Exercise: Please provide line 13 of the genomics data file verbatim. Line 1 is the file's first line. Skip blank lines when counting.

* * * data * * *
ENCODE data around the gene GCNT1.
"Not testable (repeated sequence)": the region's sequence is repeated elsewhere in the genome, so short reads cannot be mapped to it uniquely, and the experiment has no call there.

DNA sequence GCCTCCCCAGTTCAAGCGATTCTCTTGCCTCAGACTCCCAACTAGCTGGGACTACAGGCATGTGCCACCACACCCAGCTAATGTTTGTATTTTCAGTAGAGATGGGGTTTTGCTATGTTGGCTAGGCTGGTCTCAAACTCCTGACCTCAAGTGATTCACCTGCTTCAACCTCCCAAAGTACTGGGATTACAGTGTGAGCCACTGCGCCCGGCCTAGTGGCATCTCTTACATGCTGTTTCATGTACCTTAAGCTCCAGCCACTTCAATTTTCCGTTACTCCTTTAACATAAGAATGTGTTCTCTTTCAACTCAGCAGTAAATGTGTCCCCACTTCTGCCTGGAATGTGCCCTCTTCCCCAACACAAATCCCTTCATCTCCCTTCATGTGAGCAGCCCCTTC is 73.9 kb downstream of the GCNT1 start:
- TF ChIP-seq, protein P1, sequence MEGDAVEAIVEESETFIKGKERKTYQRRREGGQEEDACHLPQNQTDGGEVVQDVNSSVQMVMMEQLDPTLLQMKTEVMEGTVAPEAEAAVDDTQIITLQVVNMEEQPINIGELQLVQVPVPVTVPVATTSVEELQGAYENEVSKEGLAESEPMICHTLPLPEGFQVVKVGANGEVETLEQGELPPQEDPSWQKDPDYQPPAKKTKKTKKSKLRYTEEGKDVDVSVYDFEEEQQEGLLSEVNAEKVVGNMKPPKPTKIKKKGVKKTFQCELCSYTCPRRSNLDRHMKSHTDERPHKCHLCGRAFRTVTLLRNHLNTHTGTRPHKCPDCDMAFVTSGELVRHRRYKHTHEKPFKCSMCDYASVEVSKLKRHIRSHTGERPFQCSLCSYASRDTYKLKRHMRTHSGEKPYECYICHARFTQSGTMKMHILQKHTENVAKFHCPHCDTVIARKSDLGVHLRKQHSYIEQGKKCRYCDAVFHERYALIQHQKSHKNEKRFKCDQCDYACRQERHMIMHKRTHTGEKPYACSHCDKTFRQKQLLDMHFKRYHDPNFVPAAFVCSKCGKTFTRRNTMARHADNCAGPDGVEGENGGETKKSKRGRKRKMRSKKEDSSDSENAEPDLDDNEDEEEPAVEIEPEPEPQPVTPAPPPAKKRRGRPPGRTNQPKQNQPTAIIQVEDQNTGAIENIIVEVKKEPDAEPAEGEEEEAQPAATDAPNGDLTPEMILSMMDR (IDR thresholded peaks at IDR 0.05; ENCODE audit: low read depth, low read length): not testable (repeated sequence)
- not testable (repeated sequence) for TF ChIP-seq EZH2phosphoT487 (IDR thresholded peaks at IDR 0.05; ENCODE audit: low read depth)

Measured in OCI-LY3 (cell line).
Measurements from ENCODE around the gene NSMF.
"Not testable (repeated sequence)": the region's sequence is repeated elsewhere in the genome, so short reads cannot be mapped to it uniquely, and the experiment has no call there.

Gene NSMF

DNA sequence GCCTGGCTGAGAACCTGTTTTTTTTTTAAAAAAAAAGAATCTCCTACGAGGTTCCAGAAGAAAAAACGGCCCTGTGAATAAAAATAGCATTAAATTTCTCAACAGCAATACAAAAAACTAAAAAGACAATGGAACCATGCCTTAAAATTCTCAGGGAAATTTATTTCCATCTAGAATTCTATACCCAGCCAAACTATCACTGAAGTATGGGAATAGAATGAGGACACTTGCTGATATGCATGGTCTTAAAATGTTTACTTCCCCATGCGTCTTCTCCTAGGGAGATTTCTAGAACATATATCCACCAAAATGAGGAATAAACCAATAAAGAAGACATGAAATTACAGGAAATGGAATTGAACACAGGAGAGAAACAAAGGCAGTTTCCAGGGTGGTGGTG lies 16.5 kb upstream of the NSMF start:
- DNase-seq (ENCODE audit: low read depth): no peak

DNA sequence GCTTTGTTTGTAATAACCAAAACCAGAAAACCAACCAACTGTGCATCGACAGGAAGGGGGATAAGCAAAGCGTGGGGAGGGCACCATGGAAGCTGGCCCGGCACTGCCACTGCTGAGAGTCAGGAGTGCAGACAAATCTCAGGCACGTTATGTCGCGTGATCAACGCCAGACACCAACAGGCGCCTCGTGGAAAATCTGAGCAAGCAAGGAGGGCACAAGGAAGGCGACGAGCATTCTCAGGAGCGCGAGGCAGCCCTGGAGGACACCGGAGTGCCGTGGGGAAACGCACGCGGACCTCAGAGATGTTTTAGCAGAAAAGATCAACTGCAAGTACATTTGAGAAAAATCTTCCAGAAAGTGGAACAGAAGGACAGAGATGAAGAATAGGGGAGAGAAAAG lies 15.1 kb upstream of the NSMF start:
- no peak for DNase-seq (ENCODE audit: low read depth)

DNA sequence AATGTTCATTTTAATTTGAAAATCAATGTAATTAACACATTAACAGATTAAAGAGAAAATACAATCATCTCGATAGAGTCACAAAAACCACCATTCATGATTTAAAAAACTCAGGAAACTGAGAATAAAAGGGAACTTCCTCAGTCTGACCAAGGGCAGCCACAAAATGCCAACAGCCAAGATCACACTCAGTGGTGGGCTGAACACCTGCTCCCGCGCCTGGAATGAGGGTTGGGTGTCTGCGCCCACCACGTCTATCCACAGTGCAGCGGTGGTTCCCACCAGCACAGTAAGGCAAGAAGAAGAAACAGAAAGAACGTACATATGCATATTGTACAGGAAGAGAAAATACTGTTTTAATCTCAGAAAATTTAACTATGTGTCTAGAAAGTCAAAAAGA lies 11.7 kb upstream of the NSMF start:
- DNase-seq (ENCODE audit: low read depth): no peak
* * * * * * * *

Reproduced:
- no peak for DNase-seq (ENCODE audit: low read depth)